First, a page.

Purpose: The purpose of this paper is to investigate the factors affecting the adoption of product virtualization technology (PVT) for online shopping small consumer electronics by applying a modified electronic technology acceptance model (e-TAM) and tested model invariance male/female shoppers in the overall adoption process. Design/methodology/approach: Online surveys are completed by a US national panel of online shoppers. The data are analyzed using single- and multiple-group structural equation modelling. Findings: The results provide empirical support for e-TAM in the context of PVT acceptance for online small consumer electronics shopping. In addition, two external constructs - technology anxiety (TA) and innovativeness (INN) - show significant influences on the beliefs (perceived usefulness, ease-of-use and entertainment value). There is no significant gender difference in the overall adoption process of PVT. Research limitations/implications: More specific consumer characteristics such as time-consciousness, opinion leadership or age differences under different categories may be useful to investigate. Practical implications: PVT may provide a valuable tool that online retailers can use to enhance their consumers' purchase behaviour, either by reducing the perceived risk through better online product evaluation or by enhancing consumers' enjoyment of the shopping process on their web site by increasing the number of unique and repeat traffic visitors to the site and ultimately establish an online competitive advantage. Originality/value: Inclusion of TA and INN in e-TAM for PVT acceptance and the equivalence test of the hypothesized model across gender make the research unique, adding to the explanatory and predictive power of the e-TAM. © Emerald Group Publishing Limited.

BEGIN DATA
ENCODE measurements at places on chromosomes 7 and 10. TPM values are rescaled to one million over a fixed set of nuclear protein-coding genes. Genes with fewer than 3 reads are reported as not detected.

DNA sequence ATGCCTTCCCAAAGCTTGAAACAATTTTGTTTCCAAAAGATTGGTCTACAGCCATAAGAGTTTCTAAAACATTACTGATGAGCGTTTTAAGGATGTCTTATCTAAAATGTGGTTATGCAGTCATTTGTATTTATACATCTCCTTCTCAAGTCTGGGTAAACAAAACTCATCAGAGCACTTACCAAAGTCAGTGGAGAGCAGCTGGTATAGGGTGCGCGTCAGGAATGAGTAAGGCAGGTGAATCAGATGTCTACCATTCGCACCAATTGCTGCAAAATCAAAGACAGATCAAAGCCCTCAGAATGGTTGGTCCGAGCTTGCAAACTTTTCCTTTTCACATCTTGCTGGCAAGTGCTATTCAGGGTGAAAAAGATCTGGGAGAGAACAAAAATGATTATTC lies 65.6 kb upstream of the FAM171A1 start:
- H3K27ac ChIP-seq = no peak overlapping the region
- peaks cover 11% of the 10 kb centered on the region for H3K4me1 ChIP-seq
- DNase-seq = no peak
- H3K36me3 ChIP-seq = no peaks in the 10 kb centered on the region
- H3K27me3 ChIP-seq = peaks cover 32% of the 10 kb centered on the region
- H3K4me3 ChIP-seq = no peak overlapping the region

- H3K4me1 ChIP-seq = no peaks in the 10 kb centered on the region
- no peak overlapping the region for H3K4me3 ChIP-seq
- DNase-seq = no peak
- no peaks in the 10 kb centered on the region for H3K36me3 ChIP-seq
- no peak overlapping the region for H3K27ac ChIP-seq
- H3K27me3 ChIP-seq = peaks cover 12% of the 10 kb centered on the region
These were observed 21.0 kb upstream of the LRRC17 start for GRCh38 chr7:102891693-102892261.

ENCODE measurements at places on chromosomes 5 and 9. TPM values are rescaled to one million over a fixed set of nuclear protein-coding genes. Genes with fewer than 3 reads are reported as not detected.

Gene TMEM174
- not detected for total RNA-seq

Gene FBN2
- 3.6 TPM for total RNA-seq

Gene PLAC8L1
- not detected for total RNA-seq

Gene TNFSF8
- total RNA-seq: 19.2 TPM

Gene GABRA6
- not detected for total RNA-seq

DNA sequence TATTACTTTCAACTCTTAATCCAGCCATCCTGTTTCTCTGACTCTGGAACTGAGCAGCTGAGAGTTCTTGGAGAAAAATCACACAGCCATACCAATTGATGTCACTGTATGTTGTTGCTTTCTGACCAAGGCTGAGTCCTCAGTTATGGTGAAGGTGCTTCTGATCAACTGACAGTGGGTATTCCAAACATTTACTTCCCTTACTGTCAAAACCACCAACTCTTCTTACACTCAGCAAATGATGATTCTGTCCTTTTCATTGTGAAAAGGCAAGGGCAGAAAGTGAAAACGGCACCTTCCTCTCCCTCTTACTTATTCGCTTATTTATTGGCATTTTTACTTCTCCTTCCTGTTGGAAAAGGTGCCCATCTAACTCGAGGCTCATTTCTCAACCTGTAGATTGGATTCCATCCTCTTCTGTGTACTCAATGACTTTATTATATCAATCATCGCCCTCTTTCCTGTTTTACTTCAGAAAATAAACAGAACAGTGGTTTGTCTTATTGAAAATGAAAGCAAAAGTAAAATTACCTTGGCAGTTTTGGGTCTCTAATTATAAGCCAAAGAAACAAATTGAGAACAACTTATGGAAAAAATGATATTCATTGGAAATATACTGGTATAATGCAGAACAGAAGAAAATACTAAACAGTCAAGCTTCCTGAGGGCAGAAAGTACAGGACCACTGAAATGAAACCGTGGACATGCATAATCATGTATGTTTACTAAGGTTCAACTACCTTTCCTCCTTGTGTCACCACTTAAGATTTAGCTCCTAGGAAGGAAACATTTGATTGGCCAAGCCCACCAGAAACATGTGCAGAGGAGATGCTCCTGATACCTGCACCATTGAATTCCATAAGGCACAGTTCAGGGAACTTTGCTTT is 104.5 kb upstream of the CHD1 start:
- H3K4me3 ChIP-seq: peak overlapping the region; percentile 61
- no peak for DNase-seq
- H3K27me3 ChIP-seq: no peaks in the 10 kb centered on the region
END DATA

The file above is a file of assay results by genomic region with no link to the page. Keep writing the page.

Mendeley saves you time finding and organizing research
Choose a citation style from the tabs below